Gabourey Sidibe has landed her first fashion magazine cover, kind of. The 25-year-old ingenue is the solo cover for the October issue of Elle magazine. Starting next month, you can pick up a copy of Elle with Sidibe flashing her pearly whites and glamming it up for the cameras in an emerald green Tadashi Shoji dress.

Except look closely, and you’ll notice there’s something off in Sidibe’s cover photo. Sidibe’s skin is noticeably lighter than usual. Elle clearly couldn’t handle Sidibe’s real skin color, and traded away her actual color for something dramatically lighter.

It’s a common, tired practice, and the routine is well-practiced: beauty companies and fashion magazines regularly lighten women’s skin (and darken the faces of black men), pissed off consumers shout back, and sometimes an apology is issued. But come the next fall collection or election season, photo retouchers are inevitably back to trying to make women of color more attractive by lightening them, and darkening the skin of men of color to make them seem more dangerous and suspect. Color, still, is everything.

And that’s just one thing Elle got wrong with its Sidibe cover. By cropping Sidibe’s cover photo so close, Elle may have been trying to hide her full-figured body—its own travesty—but they only made her seem bigger. Sidibe doesn’t get the standard female cover photo treatment: three-quarters of the woman’s body centered with strong margins of white space on either side of the woman. She gets a uniquely awkward cropped shot.

And I’ll just say what I know you’re thinking: the weave Elle gave her is not doing Sidibe any favors. It’s the kind of unflattering and embarrassingly obvious weave that a fashion magazine should be ashamed to put on anyone. (And Elle’s done it to Beyonce in the past, too.)

Landing a cover is a big deal for any star, more so for Sidibe, whose skin color and wise-cracking smarts and body type make her something of an obvious outsider in Hollywood. Sidibe’s also been famously snubbed by fashion magazines. She was reportedly passed over by Vogue, because she was too big. And in March, Sidibe was left off a Vanity Fair cover of nine young actresses for the magazine’s “Young Hollywood 2010!” spread. The women who made the cut were, you guessed it, all white.

vanity_fair_091310.jpg

At the time, Access Hollywood asked her about how it felt to be sidelined in favor of five nearly identical pale white female actresses. Sidibe, with her characteristically tough mettle, shrugged it off:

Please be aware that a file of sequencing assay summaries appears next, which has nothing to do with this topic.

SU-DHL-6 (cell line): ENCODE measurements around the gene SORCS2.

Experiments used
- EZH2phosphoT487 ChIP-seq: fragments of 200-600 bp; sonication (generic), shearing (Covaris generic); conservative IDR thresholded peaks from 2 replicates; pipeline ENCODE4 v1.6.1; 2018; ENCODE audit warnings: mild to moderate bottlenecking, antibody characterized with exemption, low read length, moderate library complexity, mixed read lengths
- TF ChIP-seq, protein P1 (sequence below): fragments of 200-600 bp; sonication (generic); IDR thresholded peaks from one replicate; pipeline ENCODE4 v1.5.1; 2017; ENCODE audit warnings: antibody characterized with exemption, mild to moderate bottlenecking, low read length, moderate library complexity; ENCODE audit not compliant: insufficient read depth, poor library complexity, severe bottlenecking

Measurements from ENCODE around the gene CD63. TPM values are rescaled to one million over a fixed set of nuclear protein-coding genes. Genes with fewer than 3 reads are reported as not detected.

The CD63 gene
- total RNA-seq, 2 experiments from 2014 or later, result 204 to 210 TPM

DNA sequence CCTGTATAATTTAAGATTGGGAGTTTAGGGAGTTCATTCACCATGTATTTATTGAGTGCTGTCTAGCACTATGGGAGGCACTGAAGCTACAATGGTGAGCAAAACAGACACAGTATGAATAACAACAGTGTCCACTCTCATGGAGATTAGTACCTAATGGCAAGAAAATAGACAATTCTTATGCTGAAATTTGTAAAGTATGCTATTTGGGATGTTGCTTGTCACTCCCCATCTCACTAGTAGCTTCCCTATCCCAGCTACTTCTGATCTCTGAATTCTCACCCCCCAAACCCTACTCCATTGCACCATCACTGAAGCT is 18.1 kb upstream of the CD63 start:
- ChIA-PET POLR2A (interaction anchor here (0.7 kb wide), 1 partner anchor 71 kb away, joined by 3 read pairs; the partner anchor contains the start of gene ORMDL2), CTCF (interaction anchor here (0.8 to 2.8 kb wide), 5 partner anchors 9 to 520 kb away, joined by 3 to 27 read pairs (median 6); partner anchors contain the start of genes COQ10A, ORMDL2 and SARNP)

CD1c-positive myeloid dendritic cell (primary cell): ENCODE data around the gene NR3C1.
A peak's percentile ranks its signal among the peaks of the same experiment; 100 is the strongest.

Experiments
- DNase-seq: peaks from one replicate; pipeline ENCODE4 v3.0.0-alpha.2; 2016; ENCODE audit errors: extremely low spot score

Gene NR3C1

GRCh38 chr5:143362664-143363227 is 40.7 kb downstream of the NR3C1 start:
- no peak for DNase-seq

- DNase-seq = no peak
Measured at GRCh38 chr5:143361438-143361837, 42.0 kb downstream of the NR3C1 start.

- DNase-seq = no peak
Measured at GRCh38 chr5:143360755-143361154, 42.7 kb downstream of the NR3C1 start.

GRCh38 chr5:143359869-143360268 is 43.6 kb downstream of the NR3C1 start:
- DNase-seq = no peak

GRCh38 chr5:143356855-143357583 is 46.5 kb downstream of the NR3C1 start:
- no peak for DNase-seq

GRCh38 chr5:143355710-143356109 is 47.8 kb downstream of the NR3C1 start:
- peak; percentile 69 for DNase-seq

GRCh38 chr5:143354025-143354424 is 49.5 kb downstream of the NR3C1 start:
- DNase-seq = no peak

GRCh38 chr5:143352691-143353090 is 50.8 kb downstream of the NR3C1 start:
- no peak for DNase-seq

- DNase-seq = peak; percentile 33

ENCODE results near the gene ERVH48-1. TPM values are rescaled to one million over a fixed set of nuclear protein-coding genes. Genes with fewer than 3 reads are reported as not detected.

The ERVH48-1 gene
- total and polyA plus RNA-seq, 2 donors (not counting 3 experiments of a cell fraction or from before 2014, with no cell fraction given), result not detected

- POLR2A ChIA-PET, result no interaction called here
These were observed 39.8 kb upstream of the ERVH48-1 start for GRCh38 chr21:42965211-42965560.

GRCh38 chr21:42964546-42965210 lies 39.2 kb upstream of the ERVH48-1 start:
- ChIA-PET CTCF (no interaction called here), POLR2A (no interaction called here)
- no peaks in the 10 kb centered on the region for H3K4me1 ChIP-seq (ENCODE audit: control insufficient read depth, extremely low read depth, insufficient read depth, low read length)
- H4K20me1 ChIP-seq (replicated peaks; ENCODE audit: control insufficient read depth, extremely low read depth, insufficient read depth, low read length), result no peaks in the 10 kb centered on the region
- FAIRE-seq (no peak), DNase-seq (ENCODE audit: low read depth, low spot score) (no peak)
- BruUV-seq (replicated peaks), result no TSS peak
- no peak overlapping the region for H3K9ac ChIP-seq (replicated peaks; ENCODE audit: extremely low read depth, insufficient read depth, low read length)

“Was I satisfied? Yeah, well… I mean, I come from a world where I’m not on covers and I’m not in magazines at all,” Gabourey said. “And so I was happy to be in the magazine.

“At first I thought, ‘Hmm, should I be there?” she continued, about the cover shoot. “Then I very quickly got over it. I think if I were a part of that shoot I would have felt a little left out anyway.”

vogue_hudson_091310.jpg

And judging from October’s Elle, it may have been just as well that Sidibe was left off the Vanity Fair cover. The fashion industry clearly gets flummoxed by any woman whose body and skin color are outside American society’s narrow definitions of beauty. In 2007, Vogue also ran an unflattering photo of Jennifer Hudson when they gave her a cover. It’s illustrative of all the ways that when it comes to full-figured women of color, landing a fashion magazine cover isn’t always a compliment. Too bad for the fashion industry; it pays time and again for its racial faux pas with ridicule from the rest of the world. But unfortunately for us, fashion magazines don’t operate in a vacuum. If only the fashion and beauty industries were not a reflection of our culture and our society, our own ignorance. It’d be so much easier to make fun of.


h/t Womanist Musings

Read this online at http://colorlines.com/archives/2010/09/gabourey_sidibe_on_the_cover_of_elle.html


Thank you for printing out this Colorlines.com article. If you liked this article, please make a donation today at colorlines.com/donate to support our ongoing news coverage, investigations and actions to promote solutions.